Academic journal article Texas Law Review

Overcoming the Great Forgetting: A Comment on Fishkin and Forbath

Academic journal article Texas Law Review

Overcoming the Great Forgetting: A Comment on Fishkin and Forbath

Article excerpt

Fishkin and Forbath's (F&F's) manuscript1 is a project of recovery. It portrays the present as a time marked by a "Great Forgetting" of a tradition of constitutional political economy. F&F name what has been forgotten the "democracy of opportunity" tradition. Recovering it would mean again treating the following three principles as linked elements at the core of our Constitution: (1) an anti-oligarchy principle that works to prevent wealth from producing grossly unequal political power; (2) a commitment to a broad middle class with secure, respected work; and (3) a principle of inclusion that opens participation in both citizenship and the economic middle class to all, particularly members of historically excluded groups.

This kind of recovery project is also a certain form of imaginative literature. In the spirit of Langston Hughes's poetic call to "let America be America again"-meaning, let America become the country it has never been but always should have been2-it invites us to envision and identify with a counterfactual country, also called the United States, with the same constitutional text as ours and much of the same history. What kind of laws, what kind of public culture, and what kind of judges would that country have? This kind of counterfactual narration, like various genres of intentional fiction (sci-fi, utopian literature, and counterfactual history), helps readers get our own world, the actual world, into better focus by deliberately changing a few key aspects of it and asking what else might follow. In F&F's hands, it is also a hortatory and reforming project, urging us readers, much as Hughes did, to put our shoulders to the wheel of constitutional change.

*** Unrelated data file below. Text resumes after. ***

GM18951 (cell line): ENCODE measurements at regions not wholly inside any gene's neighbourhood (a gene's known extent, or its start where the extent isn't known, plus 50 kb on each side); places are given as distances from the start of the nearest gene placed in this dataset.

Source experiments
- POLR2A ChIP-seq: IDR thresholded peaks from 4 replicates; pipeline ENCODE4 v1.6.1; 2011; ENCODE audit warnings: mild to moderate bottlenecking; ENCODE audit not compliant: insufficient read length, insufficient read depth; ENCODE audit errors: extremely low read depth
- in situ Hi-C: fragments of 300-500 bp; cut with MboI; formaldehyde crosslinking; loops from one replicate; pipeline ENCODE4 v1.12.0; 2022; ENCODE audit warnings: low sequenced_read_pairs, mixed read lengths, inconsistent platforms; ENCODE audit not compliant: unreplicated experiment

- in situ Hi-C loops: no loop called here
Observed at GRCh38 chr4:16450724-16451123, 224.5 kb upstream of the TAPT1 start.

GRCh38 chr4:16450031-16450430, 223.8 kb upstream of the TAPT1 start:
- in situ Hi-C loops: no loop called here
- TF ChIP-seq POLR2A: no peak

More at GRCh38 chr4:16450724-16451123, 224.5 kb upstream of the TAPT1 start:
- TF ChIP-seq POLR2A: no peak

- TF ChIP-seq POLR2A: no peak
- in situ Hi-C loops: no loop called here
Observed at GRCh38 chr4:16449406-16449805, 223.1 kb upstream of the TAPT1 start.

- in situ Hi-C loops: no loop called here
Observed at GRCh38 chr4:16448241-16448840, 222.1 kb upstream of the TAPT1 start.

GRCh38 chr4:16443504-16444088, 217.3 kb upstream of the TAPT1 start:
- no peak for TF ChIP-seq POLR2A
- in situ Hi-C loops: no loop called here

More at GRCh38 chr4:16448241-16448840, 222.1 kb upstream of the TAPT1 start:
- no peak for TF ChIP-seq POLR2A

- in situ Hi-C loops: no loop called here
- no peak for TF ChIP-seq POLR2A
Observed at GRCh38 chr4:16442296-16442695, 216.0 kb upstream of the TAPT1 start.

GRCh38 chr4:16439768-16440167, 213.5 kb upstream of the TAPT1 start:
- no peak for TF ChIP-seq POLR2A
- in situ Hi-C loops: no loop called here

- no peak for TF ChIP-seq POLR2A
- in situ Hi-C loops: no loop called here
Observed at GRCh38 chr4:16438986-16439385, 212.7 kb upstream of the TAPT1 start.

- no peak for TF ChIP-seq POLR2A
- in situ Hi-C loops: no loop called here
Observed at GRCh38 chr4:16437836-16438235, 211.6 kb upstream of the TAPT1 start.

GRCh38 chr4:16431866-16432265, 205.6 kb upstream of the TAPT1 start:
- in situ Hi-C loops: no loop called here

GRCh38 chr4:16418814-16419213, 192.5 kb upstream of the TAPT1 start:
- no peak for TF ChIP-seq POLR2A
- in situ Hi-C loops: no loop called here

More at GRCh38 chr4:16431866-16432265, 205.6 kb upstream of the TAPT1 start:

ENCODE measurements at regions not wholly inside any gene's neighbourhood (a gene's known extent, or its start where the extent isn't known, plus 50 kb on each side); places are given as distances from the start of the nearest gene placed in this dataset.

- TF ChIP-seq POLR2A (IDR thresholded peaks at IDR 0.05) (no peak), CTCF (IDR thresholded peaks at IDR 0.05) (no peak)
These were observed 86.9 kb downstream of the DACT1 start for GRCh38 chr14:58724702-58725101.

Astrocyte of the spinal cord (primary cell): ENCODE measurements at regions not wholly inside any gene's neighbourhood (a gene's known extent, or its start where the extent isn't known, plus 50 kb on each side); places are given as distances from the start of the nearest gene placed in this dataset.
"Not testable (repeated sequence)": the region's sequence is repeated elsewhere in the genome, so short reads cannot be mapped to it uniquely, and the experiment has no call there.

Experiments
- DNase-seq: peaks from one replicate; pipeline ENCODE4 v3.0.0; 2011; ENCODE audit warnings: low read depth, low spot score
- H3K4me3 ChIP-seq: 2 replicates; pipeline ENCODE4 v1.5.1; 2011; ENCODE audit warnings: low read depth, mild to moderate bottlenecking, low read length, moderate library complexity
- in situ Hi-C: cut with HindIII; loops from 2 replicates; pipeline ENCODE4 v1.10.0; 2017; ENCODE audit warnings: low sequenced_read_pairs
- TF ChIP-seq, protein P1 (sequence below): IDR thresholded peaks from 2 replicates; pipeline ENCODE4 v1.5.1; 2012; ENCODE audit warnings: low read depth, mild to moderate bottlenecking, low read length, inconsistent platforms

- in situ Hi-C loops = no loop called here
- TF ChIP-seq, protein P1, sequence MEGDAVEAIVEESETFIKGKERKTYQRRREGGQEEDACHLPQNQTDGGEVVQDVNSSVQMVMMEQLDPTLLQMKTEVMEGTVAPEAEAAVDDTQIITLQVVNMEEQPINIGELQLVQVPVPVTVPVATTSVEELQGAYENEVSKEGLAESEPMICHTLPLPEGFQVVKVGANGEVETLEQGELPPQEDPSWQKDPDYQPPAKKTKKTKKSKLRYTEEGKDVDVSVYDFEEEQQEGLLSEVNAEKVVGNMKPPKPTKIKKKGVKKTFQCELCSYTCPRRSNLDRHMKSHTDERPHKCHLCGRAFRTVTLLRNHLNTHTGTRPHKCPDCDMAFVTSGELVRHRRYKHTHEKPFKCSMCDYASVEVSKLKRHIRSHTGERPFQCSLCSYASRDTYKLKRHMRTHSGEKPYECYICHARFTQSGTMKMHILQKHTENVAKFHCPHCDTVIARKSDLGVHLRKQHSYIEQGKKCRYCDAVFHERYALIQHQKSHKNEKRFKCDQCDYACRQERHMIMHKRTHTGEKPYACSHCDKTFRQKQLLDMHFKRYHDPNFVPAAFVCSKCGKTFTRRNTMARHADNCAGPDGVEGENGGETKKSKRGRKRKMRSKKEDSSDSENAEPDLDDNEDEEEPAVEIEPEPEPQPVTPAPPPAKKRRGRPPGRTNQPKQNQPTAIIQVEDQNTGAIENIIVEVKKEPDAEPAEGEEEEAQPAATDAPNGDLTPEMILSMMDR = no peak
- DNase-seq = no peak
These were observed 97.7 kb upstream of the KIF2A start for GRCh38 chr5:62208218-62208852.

I emphasize this resemblance to counterfactual history and other imaginative genres in part because it should focus us on a question that is not central to F&F's project but nonetheless invites attention. At what juncture did our history diverge from that of a constitutional culture defined by the democracy of opportunity tradition? How did we lose sight of that tradition? What forces and events drove it into retreat? This matters because what we take the answer to be will bear on the viability and the manner of a project of recovery like this one, oriented to the tropes of constitutional speech and reasoning.

But before turning to that tradition, let's take up the standpoint of the democracy of opportunity tradition and examine the present constitutional landscape from that vantage. From the standpoint of this tradition, many recent developments in constitutional law look seriously out of whack. Allowing the First Amendment to lay waste to campaign-spending limits flies in the face of the anti-oligarchy principle.3 Blocking Medicaid expansion (and nearly invalidating the obamacare individual mandate) on federalism grounds hobbles Washington's role in protecting basic security for a broad middle class.4 Imposing constitutional opt-outs on public-sector union-dues schemes would have torn another hole in the tattered institutional architecture of a middle-class economy (and of politically empowered worker-citizens).5 Interpreting Equal Protection doctrine in a narrow, anticlassification key (a.k.a. colorblindness) implies constitutional indifference to the structures of wealth and opportunity that stand in the way of robust inclusion, and even impedes race-conscious efforts to achieve inclusion (i.e., affirmative action).6

But, F&F observe, progressives-especially when working with constitutional doctrine, that is, when self-consciously being constitutional lawyers-tend not to think of these as constitutional issues, except in a negative sense: we say, echoing the New Deal Justices, that these are questions where the courts do not belong, where legislatures are constitutionally authorized to act. Armed with the democracy of opportunity tradition, we could say more: that legislatures are implementing a constitutional duty to build a democratic political economy. …

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